Remarks by the UN Botswana Resident Coordinator,Anders Pedersen at the launch of the 2014 Global Human Development ReportJul 29, 2014
On behalf of the UN/UNDP family in Botswana, I would like to welcome you all to the launch of the 2014 Global HDR on Sustaining Human Progress: Reducing Vulnerabilities & Building Resilience.UNDP's vision is to help countries achieve the simultaneous eradication of poverty and significant reduction of inequalities and exclusion and to promote human and sustainable development.
Let me start by stating the obvious and our point of departure: Botswana has been doing very well at bringing people out of poverty. It is one of the countries on the continent enjoying higher economic growth and well-being. Botswana is today ranked 109 on the Human Development Index, the HDI; in other words a medium human development country. It slipped one step since last year but nevertheless is second in Africa only to Mauritius. Botswana should rightly be proud of this achievement.
It is now a question of securing that the country is not slipping back, i.e. looking at the country’s resilience. We cannot take achievements for granted. The eradication of poverty is not about only getting to zero, it is also about staying there! In my view there is no reason why Botswana should not aim at becoming top 100, that is a high human development country, and stay there.
Economic setbacks threaten to undermine social gains even in advanced industrialized societies. In addition to bringing many benefits, globalization has also conveyed new vulnerabilities. Shocks in one part of the world are spreading rapidly, impacting people’s lives everywhere.
High achievements on critical aspects of development such as health and nutrition, can quickly be undermined by external factors, like the history of HIV/Aids tells us. In the future, climate change manifested in scarcity of water or energy may impact on human development in Botswana in an equally negative way.
The report highlights the need for both promoting people’s choices and protecting human development achievements. It stresses the importance of identifying and addressing persistent vulnerabilities by building resilience and enhancing people’s capability to cope with shocks—financial, natural or otherwise.
Although almost everyone is likely to feel vulnerable at some point in life, some individuals and groups are systematically worse off. Almost 1.5 billion people are multi-dimensionally poor, with overlapping deprivations in health, education and living standards. The Report is looking in particular at inequalities within and between countries, looking beyond averages, of particular relevance to Botswana given the relative high degree of inequality.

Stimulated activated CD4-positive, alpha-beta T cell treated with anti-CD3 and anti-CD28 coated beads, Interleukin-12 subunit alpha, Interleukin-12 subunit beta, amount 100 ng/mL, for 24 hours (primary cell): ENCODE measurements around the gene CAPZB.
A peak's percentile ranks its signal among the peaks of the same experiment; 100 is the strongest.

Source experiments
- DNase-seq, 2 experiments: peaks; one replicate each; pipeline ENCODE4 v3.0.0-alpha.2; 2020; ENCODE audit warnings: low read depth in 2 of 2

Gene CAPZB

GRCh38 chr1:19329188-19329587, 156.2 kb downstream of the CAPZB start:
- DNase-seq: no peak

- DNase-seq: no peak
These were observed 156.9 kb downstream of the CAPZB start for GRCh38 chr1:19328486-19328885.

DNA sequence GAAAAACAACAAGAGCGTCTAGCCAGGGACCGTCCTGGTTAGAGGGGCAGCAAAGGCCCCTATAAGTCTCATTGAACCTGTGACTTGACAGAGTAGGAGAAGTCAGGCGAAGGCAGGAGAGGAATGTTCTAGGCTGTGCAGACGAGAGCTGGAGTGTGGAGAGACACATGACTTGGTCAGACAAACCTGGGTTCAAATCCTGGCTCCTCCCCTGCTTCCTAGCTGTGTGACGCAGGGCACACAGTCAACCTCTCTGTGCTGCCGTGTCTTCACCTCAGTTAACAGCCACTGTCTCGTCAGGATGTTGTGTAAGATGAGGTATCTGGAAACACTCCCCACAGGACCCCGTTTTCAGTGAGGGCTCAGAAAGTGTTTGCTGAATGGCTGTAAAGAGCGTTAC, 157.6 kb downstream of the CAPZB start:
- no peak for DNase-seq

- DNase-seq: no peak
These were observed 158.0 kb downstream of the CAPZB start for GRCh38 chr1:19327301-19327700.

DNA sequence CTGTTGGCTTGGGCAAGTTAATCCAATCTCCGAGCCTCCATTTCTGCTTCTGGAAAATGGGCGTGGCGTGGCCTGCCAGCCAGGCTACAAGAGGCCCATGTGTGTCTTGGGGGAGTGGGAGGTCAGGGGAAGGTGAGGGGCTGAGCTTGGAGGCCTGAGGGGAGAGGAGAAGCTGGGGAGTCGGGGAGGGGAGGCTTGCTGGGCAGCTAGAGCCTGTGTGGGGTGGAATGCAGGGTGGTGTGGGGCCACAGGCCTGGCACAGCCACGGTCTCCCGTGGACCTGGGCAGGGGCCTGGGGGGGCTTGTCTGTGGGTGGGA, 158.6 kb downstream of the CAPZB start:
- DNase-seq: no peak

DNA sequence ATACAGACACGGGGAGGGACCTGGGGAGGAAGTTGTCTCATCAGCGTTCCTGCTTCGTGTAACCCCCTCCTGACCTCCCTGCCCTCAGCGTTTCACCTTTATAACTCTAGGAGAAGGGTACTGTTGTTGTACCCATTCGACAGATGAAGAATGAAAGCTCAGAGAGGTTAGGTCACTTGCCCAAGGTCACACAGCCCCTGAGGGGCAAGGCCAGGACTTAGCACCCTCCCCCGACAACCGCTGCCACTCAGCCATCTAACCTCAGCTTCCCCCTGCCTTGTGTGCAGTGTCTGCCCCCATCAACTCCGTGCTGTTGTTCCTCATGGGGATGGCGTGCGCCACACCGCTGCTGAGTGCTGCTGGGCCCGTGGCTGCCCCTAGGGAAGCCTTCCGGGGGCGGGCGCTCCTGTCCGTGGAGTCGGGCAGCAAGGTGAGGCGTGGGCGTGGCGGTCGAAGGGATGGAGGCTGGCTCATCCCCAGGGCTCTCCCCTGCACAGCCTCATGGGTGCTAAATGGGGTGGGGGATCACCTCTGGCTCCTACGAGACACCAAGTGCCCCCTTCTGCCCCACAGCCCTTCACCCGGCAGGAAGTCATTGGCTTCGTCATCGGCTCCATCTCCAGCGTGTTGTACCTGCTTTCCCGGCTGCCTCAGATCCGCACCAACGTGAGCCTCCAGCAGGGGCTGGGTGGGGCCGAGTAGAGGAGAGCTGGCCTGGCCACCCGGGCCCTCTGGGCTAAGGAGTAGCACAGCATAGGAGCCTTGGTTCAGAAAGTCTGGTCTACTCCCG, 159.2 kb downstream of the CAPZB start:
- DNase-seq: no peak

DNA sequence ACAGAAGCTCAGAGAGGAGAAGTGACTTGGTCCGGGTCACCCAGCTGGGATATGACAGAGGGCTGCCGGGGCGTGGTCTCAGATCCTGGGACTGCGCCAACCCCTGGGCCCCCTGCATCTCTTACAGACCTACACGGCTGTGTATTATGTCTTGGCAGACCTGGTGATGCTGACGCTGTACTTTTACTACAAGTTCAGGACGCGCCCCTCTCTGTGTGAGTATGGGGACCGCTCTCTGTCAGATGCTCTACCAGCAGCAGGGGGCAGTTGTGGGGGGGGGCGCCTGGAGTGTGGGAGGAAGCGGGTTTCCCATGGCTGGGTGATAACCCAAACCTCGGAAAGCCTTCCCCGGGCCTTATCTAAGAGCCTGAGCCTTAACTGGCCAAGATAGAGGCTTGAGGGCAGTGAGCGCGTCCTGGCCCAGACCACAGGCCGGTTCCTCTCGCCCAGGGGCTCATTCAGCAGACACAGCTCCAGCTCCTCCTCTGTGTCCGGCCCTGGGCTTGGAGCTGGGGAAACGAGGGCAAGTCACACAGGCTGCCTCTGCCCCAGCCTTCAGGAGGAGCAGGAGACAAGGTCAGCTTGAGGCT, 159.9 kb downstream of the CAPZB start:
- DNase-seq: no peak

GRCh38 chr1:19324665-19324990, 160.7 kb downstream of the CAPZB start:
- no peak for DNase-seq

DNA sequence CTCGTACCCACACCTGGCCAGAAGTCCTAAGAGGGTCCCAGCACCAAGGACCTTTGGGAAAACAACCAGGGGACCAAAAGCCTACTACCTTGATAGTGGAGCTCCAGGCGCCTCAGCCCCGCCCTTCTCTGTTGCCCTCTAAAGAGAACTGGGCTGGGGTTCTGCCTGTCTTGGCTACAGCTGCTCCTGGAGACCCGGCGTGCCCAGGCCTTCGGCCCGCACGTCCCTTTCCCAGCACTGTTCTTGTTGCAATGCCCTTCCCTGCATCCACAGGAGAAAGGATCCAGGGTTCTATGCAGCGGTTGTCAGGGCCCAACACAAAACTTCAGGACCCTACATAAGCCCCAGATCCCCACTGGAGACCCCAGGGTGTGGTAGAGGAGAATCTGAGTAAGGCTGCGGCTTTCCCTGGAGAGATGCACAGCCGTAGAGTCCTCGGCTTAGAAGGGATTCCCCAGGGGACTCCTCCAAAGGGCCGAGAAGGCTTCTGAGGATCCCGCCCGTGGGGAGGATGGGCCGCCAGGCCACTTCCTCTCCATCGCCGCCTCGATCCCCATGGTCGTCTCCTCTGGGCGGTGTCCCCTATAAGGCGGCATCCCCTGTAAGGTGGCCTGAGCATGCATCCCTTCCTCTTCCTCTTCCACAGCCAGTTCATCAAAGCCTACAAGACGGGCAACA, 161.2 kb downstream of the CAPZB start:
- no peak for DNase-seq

For example, close to 800 million people are vulnerable to falling back into poverty when setbacks occur. The Report analyses structural causes; social marginalization, position in society and insufficient public services—and pays attention to the different vulnerabilities faced at different stages of the life cycle.
We all know that hazards and shocks will inevitably occur, but the point is that measures can be taken to contain how far these events reduce human development. The Report argues that most shocks and setbacks can be overcome with the right policies and a stronger commitment to social cohesion.
Early detection mechanisms and modest investments at the right time can often considerably reduce vulnerability and build resilience. A human development approach is therefore incomplete unless it incorporates vulnerability and resilience into the analysis. A good example from Botswana is the early introduction of social protection measures, social safety nets. The report shows how critically important this is and that history tells us that those countries that early on introduced such programmes are doing relatively good or even better.
In conclusion, identifying and targeting vulnerable groups, reducing inequality and addressing structural vulnerabilities are essential to yield robust and sustainable human progress across generations. This is of particular importance to Botswana that despite high sustained growth faces challenges related to lack of jobs and inequalities. We must be mindful of the fact that the sub-region in which we are is the most unequal in the world, according to the Report.
Botswana has been doing very well at bringing people out of poverty, now a question of securing that they are not slipping back, i.e. resilience. We cannot take achievements for granted! The role of UNDP and the UN in Botswana is nothing less than to support Botswana to achieve this.Thank you!